- In short, the Arab governments are willing to recognize Israel in its pre-war borders but not yet to sign off on the Palestine issue for the Palestinians. Because the Israelis believe they will still be under attack, they aren’t willing to settle for pre-war borders.
IV. The issues now posed for us are:
- Should we break off the talks with the Russians?
- Yes. [Page 187]
- Their response shows very little give on points crucial to us.
- We don’t want to play into their hands. If they’re just trying to string the talks along to keep the no-peace no-war situation alive but safer, we have no interest in playing that game.
- Breaking off might shake them up.
- Their response isn’t all bad.
- We couldn’t have expected them to go too much further in this first exchange.
- Hard bargaining so far has brought them a long way from their position six months ago. We owe it to ourselves to keep at it.
- Should we go back to the Russians with revisions to their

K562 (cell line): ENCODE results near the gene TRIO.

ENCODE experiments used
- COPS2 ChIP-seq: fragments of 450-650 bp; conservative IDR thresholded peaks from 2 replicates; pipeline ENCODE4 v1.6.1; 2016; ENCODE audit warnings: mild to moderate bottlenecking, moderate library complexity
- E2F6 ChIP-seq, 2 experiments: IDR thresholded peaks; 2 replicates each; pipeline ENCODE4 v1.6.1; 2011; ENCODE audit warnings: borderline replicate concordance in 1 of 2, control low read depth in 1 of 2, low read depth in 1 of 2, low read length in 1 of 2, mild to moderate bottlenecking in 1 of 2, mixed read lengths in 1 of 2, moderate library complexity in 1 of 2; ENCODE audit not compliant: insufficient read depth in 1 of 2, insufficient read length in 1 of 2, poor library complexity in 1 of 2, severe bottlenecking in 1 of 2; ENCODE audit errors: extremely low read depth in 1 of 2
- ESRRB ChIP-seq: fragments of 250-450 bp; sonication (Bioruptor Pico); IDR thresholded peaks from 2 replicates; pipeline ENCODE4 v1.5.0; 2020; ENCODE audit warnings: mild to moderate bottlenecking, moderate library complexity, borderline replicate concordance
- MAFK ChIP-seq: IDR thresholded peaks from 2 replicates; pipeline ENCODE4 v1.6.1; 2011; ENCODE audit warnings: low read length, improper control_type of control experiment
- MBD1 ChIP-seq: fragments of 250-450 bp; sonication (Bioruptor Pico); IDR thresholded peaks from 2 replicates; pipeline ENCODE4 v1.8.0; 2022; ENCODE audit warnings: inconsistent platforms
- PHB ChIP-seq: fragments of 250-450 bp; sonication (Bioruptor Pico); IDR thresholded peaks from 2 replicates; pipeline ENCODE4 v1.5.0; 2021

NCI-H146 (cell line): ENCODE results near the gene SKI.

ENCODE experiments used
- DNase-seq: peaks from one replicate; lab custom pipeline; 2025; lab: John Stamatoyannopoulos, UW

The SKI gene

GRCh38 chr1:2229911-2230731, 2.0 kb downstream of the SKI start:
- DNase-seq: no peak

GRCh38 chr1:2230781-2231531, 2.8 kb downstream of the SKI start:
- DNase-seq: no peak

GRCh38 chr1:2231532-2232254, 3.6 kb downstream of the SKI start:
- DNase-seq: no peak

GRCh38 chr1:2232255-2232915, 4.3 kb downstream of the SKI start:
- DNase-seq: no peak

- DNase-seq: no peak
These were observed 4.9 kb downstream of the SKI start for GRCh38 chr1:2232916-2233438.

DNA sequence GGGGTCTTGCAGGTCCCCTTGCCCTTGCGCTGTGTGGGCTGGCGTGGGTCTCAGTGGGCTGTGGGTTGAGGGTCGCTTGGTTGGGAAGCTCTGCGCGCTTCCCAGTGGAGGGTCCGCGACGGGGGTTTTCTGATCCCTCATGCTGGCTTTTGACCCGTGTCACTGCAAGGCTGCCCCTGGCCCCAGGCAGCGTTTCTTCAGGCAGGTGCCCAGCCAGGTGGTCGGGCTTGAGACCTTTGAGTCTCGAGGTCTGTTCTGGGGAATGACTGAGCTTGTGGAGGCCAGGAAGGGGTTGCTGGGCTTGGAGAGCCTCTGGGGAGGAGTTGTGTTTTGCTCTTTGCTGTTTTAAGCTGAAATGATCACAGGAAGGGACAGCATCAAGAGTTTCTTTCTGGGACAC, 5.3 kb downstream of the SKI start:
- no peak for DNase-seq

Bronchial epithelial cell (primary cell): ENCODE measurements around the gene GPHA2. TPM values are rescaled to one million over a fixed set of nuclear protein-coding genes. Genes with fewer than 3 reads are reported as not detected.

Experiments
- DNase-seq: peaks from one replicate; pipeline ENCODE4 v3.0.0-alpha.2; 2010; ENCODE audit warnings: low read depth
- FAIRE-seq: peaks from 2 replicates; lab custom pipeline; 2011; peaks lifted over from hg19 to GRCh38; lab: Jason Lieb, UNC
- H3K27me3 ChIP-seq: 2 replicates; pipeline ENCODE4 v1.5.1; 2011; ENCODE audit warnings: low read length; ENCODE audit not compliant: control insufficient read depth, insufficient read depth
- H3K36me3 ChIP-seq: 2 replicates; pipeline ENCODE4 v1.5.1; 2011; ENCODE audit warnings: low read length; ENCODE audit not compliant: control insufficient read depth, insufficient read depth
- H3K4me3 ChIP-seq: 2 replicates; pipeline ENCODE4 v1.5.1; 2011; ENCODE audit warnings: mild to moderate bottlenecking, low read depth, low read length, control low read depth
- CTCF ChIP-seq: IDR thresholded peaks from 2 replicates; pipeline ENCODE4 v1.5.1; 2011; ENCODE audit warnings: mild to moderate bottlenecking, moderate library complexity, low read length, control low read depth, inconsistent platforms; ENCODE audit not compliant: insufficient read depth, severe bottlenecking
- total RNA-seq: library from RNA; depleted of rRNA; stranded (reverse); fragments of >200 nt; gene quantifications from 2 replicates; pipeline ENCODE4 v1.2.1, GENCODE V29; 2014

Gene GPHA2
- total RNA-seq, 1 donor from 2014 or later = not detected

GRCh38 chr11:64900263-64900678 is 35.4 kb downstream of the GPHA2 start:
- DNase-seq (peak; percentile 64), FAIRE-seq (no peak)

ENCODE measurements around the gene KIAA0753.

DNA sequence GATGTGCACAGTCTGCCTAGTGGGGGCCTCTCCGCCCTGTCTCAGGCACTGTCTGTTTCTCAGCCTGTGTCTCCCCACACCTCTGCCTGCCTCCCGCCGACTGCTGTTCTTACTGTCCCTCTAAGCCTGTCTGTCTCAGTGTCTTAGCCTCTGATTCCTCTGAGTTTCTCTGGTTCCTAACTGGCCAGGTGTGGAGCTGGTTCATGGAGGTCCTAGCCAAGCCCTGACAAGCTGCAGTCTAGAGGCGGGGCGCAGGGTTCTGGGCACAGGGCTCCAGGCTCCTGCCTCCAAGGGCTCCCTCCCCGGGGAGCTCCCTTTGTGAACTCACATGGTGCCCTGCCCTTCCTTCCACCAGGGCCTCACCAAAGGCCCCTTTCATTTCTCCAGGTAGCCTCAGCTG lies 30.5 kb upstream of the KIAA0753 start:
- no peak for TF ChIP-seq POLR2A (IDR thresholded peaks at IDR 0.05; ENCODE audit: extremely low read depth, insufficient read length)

document to try to improve it somewhat before we consult Israel?
- The argument against is that the Russians probably won’t give much more until we get specific about territories.
- The argument for is that their paper doesn’t give us much to work with in approaching the Israelis. The Israelis will just regard the present response as clear vindication of their argument that the Soviets (and Arabs) don’t want peace. We have to make at least one more try with Moscow before tackling them.
- Shall we go ahead now and state our position on borders?
- It’s essential to further movement. It is plain from Dobrynin’s comments to you and from the USSR reply, that the Soviets are not likely even to consider serious concessions until we are willing to break down and state a concrete position on borders.
- We don’t really agree with Israel’s territorial ambitions (as we understand them), so why should we bear the stigma of holding out for them.